Division of the Proceeds in a Partition Action in New York

divide-300x225Our firm often handles partition matters where two or more people co-own a property.  Under New York law, no one is forced to co-own property if they do not want to.  As a result, a partition action may be brought to have the property sold by the Court and the proceeds fairly divided between the co-owners.

Most, if not all, of partition actions are settled without actually having a Court-ordered sale of the property.  Usually the parties reach an agreement to either sell the property to a third party or arrange to have one of the parties buy the other’s interest in the property.

However, the question usually arises regarding what may be a fair division of the proceeds in the resolution of a partition case.  This post will explore the various factors which may arise in such a situation.

The general law in New York is that the parties first receive credit for amounts that they “put into” the property.  The first thing our attorneys will consider is who paid for the property in question.  Of course, some co-owners may have inherited the property, so, in those situations, neither party will receive any credit for this component.  However, in other situations, one individual may have contributed most, if not all of the purchase price.  For example, a same-sex couple purchases a single-family house.  One of the partners pays the entire downpayment, which is ordinarily ten percent of the purchase price, as well as all of the closing costs.  Then the couple splits up, and a partition action is brought. The individual who paid the downpayment and closing costs would be entitled to a credit when the property is sold, above and beyond their one-half share in the property.

Next, we would examine the contributions made by the various owners towards maintaining the property in question.  Once the property is purchased, there may be a mortgage loan.  Unless the owners split the mortgage payments equally, the party making the mortgage payments is entitled to a credit for the payments he has made.  The same principle would apply to items such as property taxes, homeowner’s insurance, and repairs and maintenance to the property.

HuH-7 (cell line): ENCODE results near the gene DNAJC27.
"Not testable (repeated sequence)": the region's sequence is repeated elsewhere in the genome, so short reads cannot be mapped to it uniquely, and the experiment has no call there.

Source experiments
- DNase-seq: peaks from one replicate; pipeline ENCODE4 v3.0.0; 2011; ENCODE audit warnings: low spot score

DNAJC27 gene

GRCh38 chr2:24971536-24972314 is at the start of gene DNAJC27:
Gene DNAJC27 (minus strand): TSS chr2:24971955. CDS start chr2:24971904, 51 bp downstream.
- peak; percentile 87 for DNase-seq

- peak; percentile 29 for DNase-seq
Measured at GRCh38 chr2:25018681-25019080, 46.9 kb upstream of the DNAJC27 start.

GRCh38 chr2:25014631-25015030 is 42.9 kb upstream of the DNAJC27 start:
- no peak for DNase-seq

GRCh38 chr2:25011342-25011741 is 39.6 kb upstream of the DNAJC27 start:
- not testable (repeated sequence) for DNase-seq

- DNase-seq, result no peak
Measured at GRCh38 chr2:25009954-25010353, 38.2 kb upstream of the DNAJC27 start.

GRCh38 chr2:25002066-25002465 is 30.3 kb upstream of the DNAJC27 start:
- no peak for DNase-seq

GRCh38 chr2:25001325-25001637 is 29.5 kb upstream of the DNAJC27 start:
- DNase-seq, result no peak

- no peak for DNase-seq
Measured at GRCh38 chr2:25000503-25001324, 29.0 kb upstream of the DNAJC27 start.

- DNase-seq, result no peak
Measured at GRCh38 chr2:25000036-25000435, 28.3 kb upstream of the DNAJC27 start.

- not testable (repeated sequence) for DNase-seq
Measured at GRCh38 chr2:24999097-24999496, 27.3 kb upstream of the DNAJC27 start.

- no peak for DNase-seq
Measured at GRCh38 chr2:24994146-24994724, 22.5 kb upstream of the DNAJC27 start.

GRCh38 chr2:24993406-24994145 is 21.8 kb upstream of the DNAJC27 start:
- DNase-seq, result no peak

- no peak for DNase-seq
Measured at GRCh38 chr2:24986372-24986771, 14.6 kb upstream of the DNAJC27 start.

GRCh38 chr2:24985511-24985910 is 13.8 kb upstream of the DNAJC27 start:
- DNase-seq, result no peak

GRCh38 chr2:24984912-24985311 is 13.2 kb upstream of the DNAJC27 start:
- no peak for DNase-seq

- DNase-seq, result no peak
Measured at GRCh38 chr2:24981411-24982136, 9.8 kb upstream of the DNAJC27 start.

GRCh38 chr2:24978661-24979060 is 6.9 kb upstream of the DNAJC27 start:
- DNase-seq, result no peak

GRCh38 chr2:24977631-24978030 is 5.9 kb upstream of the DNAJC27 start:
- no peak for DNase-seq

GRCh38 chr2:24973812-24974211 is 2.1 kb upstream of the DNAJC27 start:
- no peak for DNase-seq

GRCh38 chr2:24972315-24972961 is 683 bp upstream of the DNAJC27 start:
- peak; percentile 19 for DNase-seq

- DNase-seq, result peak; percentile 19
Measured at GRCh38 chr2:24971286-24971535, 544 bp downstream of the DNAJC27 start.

Standard practice in a partition action is that a Referee be appointed by the Court to sell the property and determine the fair and equitable division of the proceeds.  In such a Court proceeding, the parties may be required to submit evidence, in the form of written receipts, to show their contributions to the purchase of the property and payment of post-purchase expenses.

Of course, this procedure may be done outside of the Court process.  If the parties and their attorneys are amicable, they can decide each party’s fair share without the need for a Referee, which may be expensive and time consuming.  This is done by first, having a professional appraiser determine the approximate value of the property.  Next, the parties and their attorneys should share the information regarding the various monetary contributions by each of the co-owners.  When this process is complete, the attorneys can arrive at a monetary amount for one party to buy out the other, using the data provided by their clients.  The alternative is for the parties to then agree to jointly sell the property, with a written agreement in place that delineates how the proceeds from the sale will be divided.  Such an agreement would factor in the financial information provided by the parties.

Our firm handles many partition matters, and welcomes all inquiries regarding the issues discussed in this post as they may apply to your situation.

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